Anne Kirkeby

Reporting on wider value creation

Wider value creation

We have identified six principles of trust that individually and collectively contribute to corporate trust. They are linked, interdependent and essentially all rooted in long-term thinking, planning and preparedness. This article relates to the principle of ‘Wider value creation’ which looks at communicating the full range of value created and the actions taken to manage, sustain, and develop these sources of value will make a company appear better prepared for the future.

The following is a chapter from our annual ‘Complete 100’ research titled ‘Less Perfection. More Authenticity’ which analyses the corporate reporting trends of the FTSE 100. Our 13th edition finds more authenticity and credibility in reporting is required to build trust among stakeholders. Request the full report here.  


Why report on wider value creation?

Ocean Tomo’s much referred to study on Intangible Market Asset Value4 shows that much of a company’s true value never shows up in the financial statements. This is largely because accounting systems are still best suited for providing information about tangible assets despite the fact that business investment in intangible assets far exceeds investments in traditional tangible assets.

Companies are increasingly attempting to take a broader view of value and set out their wider value creation story in the strategic report covering the intangible as well as tangible value they create. However they often struggle with making it truly strategic. This means presenting a coherent story throughout the report that really bridges the gap between the strategic report and the financial statements, and highlights the strategic importance of the relationships, resources and other dependencies that are necessary for the success of the business.

Sources of value may include brand, natural resources, R&D, intellectual capital, licences, patents or others. Companies who are able to truly communicate their full range of value and the actions they take in order to manage, sustain and develop these future drivers of value are the ones that will be able to gain the trust of investors and other stakeholders because they will come across as agile, reflective and well prepared for the future.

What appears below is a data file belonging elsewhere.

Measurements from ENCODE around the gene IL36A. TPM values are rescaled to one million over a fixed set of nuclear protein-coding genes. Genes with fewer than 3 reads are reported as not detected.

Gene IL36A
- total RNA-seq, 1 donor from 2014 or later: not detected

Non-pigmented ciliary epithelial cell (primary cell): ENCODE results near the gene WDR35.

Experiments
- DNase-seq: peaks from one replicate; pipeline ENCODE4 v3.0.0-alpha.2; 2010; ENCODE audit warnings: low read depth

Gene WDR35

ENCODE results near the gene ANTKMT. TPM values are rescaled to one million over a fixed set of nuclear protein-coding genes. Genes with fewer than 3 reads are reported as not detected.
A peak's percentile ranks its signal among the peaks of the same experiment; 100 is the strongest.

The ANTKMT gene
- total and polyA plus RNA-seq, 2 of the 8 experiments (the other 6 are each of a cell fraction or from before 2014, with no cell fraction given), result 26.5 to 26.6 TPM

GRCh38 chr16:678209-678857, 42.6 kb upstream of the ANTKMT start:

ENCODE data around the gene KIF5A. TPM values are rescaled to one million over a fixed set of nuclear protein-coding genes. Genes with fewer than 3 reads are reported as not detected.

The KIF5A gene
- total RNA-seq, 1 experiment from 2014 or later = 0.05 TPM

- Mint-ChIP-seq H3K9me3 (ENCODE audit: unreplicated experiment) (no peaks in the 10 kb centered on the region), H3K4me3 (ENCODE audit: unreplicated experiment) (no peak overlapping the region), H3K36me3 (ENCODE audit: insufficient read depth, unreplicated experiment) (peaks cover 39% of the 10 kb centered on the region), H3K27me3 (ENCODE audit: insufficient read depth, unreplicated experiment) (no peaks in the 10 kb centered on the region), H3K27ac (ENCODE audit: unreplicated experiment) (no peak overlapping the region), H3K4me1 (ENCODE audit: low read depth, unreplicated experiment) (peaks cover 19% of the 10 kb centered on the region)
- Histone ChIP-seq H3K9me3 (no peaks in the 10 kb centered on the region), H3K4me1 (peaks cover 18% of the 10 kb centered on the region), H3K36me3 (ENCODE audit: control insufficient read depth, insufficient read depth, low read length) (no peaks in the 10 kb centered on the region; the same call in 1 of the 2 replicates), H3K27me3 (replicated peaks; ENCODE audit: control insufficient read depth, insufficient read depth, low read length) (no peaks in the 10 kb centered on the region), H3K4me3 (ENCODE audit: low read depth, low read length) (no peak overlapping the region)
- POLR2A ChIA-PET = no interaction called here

The proposed Guidance on the Strategic Report also has a much wider definition of value and will require companies to consider both their tangible and intangible assets going forward. In particular, those that have not been reflected in the financial statements. Companies would fare well by seeing this as an opportunity to develop their thinking around value drivers and to use it to expose unrecognised assets highlighting their unique investment case.


How the FTSE 100 reported in 2017 

Reporting on the wider value creation story is an area that has seen smaller but often very significant changes this year. 66% of companies now take a wider value creation approach to their business model which is slightly up compared to last year. However, this represents a substantial shift in thinking over a four year period with an increase of 175% from 2013 Annual Reports to now. Business models that take a value creation approach are characterised by having a focus on demonstrating the resources and relationships the company depends on to create value, and will often discuss value beyond financial returns including the value delivered to wider stakeholders. This is a central element in the wider value creation story because – when executed well – it introduces elements to the value creation story that typically cannot be captured on the balance sheet.

Almost two thirds of companies also discuss creating value for wider stakeholders outside of the business model, typically through leadership statements and general messaging throughout the report. A development which supports this trend.

Another early but significant development is that almost 20% of companies discuss long-term value creation considerations in their investment case. This is important because many of these considerations represent intangible value such as R&D pipelines, relationships with key stakeholders like regulators and investment in proprietary technology, and means companies are finding new avenues to explain their full value creation story.

Revealing the stocks of capitals a company depends on to create value also exposes areas that may not be discussed well elsewhere in the Annual Report. Such practice could potentially illustrate underexposed risks to the value creation process. Interestingly our research this year shows that there has been quite a lot of movement in terms of linking risk and business model (53% now do this, up from 30% last year) and linking risk and strategy (86% now do this, up from 63% last year). This could simply be a reaction to recent corporate failures in this regard but will stand companies in good stead going forward as the proposed Guidance on the Strategic Report has an enhanced focus on risk in relation to companies’ ability to generate and preserve value.

This is a chapter from our annual ‘Complete 100’ research titled ‘Less Perfection. More Authenticity’ which analyses the corporate reporting trends of the FTSE 100. Request the full report here.  


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